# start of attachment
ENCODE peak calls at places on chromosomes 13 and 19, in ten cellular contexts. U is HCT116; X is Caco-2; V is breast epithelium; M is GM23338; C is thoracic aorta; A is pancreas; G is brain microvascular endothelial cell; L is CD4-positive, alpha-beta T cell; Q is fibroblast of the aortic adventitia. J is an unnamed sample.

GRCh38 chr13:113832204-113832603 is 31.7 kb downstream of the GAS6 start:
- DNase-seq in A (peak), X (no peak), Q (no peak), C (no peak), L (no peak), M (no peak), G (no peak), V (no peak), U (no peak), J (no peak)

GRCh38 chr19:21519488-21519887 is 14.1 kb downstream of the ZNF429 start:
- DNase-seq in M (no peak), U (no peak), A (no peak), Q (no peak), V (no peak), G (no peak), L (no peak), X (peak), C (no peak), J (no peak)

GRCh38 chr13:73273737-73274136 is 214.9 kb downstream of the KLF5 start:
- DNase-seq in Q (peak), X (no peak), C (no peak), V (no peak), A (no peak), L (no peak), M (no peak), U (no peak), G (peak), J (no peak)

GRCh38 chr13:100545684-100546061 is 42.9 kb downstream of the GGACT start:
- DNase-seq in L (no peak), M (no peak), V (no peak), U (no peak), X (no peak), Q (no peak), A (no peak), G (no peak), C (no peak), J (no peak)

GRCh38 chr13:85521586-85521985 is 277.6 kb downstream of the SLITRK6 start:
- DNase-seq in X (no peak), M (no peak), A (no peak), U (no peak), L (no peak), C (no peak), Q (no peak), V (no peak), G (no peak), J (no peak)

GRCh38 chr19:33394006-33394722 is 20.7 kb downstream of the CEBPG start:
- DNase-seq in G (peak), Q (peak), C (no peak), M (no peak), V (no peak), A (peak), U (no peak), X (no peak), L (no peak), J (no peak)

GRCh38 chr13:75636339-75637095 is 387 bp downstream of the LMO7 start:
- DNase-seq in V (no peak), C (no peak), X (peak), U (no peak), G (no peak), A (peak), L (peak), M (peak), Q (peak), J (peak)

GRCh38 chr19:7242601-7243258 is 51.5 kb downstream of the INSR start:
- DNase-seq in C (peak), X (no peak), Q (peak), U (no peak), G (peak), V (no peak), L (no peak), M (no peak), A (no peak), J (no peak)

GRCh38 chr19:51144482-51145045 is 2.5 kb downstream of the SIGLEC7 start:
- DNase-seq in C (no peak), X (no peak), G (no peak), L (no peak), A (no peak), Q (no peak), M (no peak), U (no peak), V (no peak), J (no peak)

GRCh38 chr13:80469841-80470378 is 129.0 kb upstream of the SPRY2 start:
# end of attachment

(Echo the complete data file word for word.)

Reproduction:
ENCODE peak calls at places on chromosomes 13 and 19, in ten cellular contexts. U is HCT116; X is Caco-2; V is breast epithelium; M is GM23338; C is thoracic aorta; A is pancreas; G is brain microvascular endothelial cell; L is CD4-positive, alpha-beta T cell; Q is fibroblast of the aortic adventitia. J is an unnamed sample.

GRCh38 chr13:113832204-113832603 is 31.7 kb downstream of the GAS6 start:
- DNase-seq in A (peak), X (no peak), Q (no peak), C (no peak), L (no peak), M (no peak), G (no peak), V (no peak), U (no peak), J (no peak)

GRCh38 chr19:21519488-21519887 is 14.1 kb downstream of the ZNF429 start:
- DNase-seq in M (no peak), U (no peak), A (no peak), Q (no peak), V (no peak), G (no peak), L (no peak), X (peak), C (no peak), J (no peak)

GRCh38 chr13:73273737-73274136 is 214.9 kb downstream of the KLF5 start:
- DNase-seq in Q (peak), X (no peak), C (no peak), V (no peak), A (no peak), L (no peak), M (no peak), U (no peak), G (peak), J (no peak)

GRCh38 chr13:100545684-100546061 is 42.9 kb downstream of the GGACT start:
- DNase-seq in L (no peak), M (no peak), V (no peak), U (no peak), X (no peak), Q (no peak), A (no peak), G (no peak), C (no peak), J (no peak)

GRCh38 chr13:85521586-85521985 is 277.6 kb downstream of the SLITRK6 start:
- DNase-seq in X (no peak), M (no peak), A (no peak), U (no peak), L (no peak), C (no peak), Q (no peak), V (no peak), G (no peak), J (no peak)

GRCh38 chr19:33394006-33394722 is 20.7 kb downstream of the CEBPG start:
- DNase-seq in G (peak), Q (peak), C (no peak), M (no peak), V (no peak), A (peak), U (no peak), X (no peak), L (no peak), J (no peak)

GRCh38 chr13:75636339-75637095 is 387 bp downstream of the LMO7 start:
- DNase-seq in V (no peak), C (no peak), X (peak), U (no peak), G (no peak), A (peak), L (peak), M (peak), Q (peak), J (peak)

GRCh38 chr19:7242601-7243258 is 51.5 kb downstream of the INSR start:
- DNase-seq in C (peak), X (no peak), Q (peak), U (no peak), G (peak), V (no peak), L (no peak), M (no peak), A (no peak), J (no peak)

GRCh38 chr19:51144482-51145045 is 2.5 kb downstream of the SIGLEC7 start:
- DNase-seq in C (no peak), X (no peak), G (no peak), L (no peak), A (no peak), Q (no peak), M (no peak), U (no peak), V (no peak), J (no peak)

GRCh38 chr13:80469841-80470378 is 129.0 kb upstream of the SPRY2 start: